Wednesday, November 14, 2012

The Youth of Jesus



            In regard to the youth years of our Lord we cannot find any specific, direct and detailed information in the New Testament.
            From history and also by looking as to how the society is arranged in our own times we know that in the period of their youth the people are usually studying and they are becoming fully equipped, in order to be able to find good jobs later on and live their lives successfully.
            This is why certain philosophers have suggested that Jesus might have travelled to India in his youth and early adulthood, in order to learn mystical practises and magic, which He was to use during His 3 years of public life. Therefore, we Christians, have to find some way to respond to this untrue theory. And it is obviously untrue mainly because Jesus is not just a man, but the God-man (Θεάνθρωπος), and he didn’t need to learn how to preach, or how to perform miracles, as all these were -any way- natural to Him.


            In the Gospel of St. Luke (4, 16-22), we read:
“And he came to Nazareth, where he had been brought up: and he entered, as his custom was, into the synagogue on the Sabbath day, and stood up to read. And there was delivered unto him the book of the prophet Isaiah. And he opened the book, and found the place where it was written, The Spirit of the Lord is upon me, Because he anointed me to preach good tidings to the poor:  He has sent me to proclaim release for prisoners, And recovering of sight to the blind, To set at liberty them that are bruised, To proclaim the year of the Lord’s favour. And he closed the book, and gave it back to the attendant, and sat down: and the eyes of all in the synagogue were fastened on him. And he began to say unto them, To-day has this scripture been fulfilled in your ears. And all bare him witness, and wondered at the words of grace which proceeded out of his mouth: and they said, Is he not the son of Joseph?”.
            By reading this passage and if we are to read between the lines, I think, we can identify 3 enlightening elements:
           
            1.         Jesus was brought up in Nazareth.
            2.         He is God, as –according to the text- “The Spirit of the Lord is upon Him”.
            3.         All those in the synagogue, who had heard Him interpreting the text from prophet Isaiah, were very much surprised of the wisdom He had shown. They obviously knew Him as a fellow citizen who was working as an ordinary carpenter and they also knew that He had not been educated in India or indeed elsewhere, otherwise they wouldn’t ask: “Is he not the son of Joseph?”.
In the Gospel of St. John (7, 14-16) we also read the following:
“When the festival was already half over, Jesus went up to the temple and began to teach. The Jews were astonished: «How is it», they said «that this untrained man has such learning?» Jesus replied, «My teaching is not my own but His who sent me»”.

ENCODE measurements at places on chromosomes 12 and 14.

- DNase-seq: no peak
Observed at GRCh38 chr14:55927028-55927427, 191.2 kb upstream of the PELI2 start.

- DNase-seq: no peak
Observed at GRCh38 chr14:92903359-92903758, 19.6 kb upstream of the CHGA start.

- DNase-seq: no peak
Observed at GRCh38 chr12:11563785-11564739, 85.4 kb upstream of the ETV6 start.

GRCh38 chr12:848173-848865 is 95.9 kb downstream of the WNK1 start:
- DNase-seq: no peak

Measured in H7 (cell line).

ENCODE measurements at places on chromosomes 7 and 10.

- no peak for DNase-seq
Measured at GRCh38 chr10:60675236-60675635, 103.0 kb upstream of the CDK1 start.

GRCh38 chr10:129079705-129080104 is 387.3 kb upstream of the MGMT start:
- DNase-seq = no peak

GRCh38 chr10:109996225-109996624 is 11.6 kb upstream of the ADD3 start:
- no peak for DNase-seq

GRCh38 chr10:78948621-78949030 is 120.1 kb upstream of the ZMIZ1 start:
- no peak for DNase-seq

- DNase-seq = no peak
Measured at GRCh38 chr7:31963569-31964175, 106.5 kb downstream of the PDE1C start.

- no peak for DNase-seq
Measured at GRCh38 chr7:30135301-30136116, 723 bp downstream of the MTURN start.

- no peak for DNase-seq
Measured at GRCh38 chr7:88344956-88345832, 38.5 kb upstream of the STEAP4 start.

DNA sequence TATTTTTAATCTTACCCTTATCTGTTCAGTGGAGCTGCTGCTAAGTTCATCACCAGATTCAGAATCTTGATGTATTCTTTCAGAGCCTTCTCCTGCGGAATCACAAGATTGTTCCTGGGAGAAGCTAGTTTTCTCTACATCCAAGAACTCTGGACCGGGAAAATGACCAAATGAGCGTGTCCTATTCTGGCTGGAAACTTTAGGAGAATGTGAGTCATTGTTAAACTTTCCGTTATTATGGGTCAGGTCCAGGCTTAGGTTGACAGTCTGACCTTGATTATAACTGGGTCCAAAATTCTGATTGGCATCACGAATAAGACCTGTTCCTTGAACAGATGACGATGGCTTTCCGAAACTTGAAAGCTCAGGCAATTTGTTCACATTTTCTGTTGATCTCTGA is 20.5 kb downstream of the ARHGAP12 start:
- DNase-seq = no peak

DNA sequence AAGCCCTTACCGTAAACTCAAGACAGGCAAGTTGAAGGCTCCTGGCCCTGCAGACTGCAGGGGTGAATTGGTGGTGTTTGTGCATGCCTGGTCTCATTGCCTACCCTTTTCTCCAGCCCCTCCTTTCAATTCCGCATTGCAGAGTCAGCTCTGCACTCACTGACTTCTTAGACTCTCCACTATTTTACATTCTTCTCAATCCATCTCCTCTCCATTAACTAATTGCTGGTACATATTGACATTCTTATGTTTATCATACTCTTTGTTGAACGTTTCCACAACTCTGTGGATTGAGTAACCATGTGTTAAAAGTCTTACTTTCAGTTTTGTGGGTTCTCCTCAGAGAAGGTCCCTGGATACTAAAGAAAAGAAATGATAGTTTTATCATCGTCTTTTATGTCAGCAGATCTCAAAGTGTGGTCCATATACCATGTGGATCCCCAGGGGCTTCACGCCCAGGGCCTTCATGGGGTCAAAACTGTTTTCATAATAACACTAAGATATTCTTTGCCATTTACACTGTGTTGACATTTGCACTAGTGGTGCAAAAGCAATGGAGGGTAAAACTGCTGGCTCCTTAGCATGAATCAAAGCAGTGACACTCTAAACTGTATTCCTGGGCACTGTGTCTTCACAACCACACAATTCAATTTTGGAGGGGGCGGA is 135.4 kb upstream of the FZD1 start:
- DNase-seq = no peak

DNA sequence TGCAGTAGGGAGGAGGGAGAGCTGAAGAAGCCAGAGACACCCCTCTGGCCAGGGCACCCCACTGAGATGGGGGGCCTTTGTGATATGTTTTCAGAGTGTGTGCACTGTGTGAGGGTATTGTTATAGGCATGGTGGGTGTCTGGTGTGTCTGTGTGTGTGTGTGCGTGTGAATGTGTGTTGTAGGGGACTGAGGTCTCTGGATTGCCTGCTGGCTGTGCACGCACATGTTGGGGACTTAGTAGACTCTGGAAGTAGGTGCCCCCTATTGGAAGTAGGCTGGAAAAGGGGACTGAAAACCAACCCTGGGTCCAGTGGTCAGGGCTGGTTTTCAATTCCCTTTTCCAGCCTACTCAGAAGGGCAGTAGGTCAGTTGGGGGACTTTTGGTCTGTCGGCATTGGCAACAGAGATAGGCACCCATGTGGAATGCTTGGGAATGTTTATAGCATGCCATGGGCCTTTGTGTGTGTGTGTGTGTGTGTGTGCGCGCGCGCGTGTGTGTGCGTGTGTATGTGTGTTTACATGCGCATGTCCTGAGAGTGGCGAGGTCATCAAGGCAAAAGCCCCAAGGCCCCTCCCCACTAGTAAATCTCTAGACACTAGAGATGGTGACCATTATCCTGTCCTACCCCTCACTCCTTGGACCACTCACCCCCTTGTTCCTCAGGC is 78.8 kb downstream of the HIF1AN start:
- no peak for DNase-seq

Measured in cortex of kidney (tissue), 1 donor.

Here we can clearly see that his co-patriots know that He was not formally educated, that means He had not been away from Nazareth. Jesus Himself helps them to find an answer to their asking, by telling them that “His teaching is not His own but His who had sent Him. That means Jesus is passing on to the people the divine teaching and the messages from God the Father Himself.
            The above references assures us that Jesus had not been away from Nazareth at all, having spent His youth there, waiting for the right time to start His mission on earth.
Even though Jesus was scholarly, wise and strong, He was still humble and had a servant attitude, putting others first and being kind to everyone.  Jesus experienced all aspects of humanity including all the stages and experiences of childhood and adolescence.  He genuinely feels and understands the needs of people since He walked and lived among us.  He is able to sympathize with us and understand the difficulties we go.  The writer to the Hebrews explained: “For this reason he had to be made like his brothers in every way, in order that he might become a merciful and faithful high priest in service to God, and that he might make atonement for the sins of the people.  Because he himself suffered when he was tempted, he is able to help those who are being tempted” (Hebrews 2:17-18).  The writer continues in chapter four, verse 15: “For we do not have a high priest who is unable to sympathize with our weaknesses, but we have one who has been tempted in every way, just as we are – yet was without sin.”
The so-called “silent” years of Jesus’ life were an important time of preparation for the great ministry and great sacrifice of Himself that God had ordained before the foundation of the world.  It took Jesus thirty years to be fully equipped and for the right timing of God.  Jesus followed the agenda of God and was obedient and submissive to the will of God.  He was a great example for us… we must follow God’s timing for everything and we must become equipped for the job He has called us to do and this may take many years.
We know that as a man, Jesus was our perfect example, but also as a child, Jesus was a perfect example for other children and for teens.
I would like to conclude with quoting Hebrews 5:8 and 9:  “Though He was a Son, yet He learned obedience by the things which He suffered.  And having been perfected, He became the author of eternal salvation to all who obey Him.”

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